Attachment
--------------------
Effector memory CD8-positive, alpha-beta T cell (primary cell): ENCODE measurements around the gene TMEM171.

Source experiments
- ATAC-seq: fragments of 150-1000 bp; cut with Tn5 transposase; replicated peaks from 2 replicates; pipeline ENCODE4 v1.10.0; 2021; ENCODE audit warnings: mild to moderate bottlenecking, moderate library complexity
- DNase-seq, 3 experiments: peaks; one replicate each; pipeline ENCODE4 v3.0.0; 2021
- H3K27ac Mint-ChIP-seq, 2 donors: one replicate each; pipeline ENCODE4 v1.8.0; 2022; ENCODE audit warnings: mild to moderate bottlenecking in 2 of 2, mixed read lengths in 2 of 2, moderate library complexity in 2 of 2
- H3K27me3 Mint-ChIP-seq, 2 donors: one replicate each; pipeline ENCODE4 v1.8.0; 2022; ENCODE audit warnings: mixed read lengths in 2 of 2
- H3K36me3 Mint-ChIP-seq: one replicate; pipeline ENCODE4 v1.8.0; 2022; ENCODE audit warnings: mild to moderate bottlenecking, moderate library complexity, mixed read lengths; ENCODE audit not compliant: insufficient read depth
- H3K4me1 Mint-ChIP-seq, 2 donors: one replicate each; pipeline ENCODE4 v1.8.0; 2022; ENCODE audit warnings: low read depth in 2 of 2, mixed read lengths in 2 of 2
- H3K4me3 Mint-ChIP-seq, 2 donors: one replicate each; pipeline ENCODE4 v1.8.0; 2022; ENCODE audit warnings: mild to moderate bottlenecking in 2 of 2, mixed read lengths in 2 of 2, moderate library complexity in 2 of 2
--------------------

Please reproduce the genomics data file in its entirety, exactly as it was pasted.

Effector memory CD8-positive, alpha-beta T cell (primary cell): ENCODE measurements around the gene TMEM171.

Source experiments
- ATAC-seq: fragments of 150-1000 bp; cut with Tn5 transposase; replicated peaks from 2 replicates; pipeline ENCODE4 v1.10.0; 2021; ENCODE audit warnings: mild to moderate bottlenecking, moderate library complexity
- DNase-seq, 3 experiments: peaks; one replicate each; pipeline ENCODE4 v3.0.0; 2021
- H3K27ac Mint-ChIP-seq, 2 donors: one replicate each; pipeline ENCODE4 v1.8.0; 2022; ENCODE audit warnings: mild to moderate bottlenecking in 2 of 2, mixed read lengths in 2 of 2, moderate library complexity in 2 of 2
- H3K27me3 Mint-ChIP-seq, 2 donors: one replicate each; pipeline ENCODE4 v1.8.0; 2022; ENCODE audit warnings: mixed read lengths in 2 of 2
- H3K36me3 Mint-ChIP-seq: one replicate; pipeline ENCODE4 v1.8.0; 2022; ENCODE audit warnings: mild to moderate bottlenecking, moderate library complexity, mixed read lengths; ENCODE audit not compliant: insufficient read depth
- H3K4me1 Mint-ChIP-seq, 2 donors: one replicate each; pipeline ENCODE4 v1.8.0; 2022; ENCODE audit warnings: low read depth in 2 of 2, mixed read lengths in 2 of 2
- H3K4me3 Mint-ChIP-seq, 2 donors: one replicate each; pipeline ENCODE4 v1.8.0; 2022; ENCODE audit warnings: mild to moderate bottlenecking in 2 of 2, mixed read lengths in 2 of 2, moderate library complexity in 2 of 2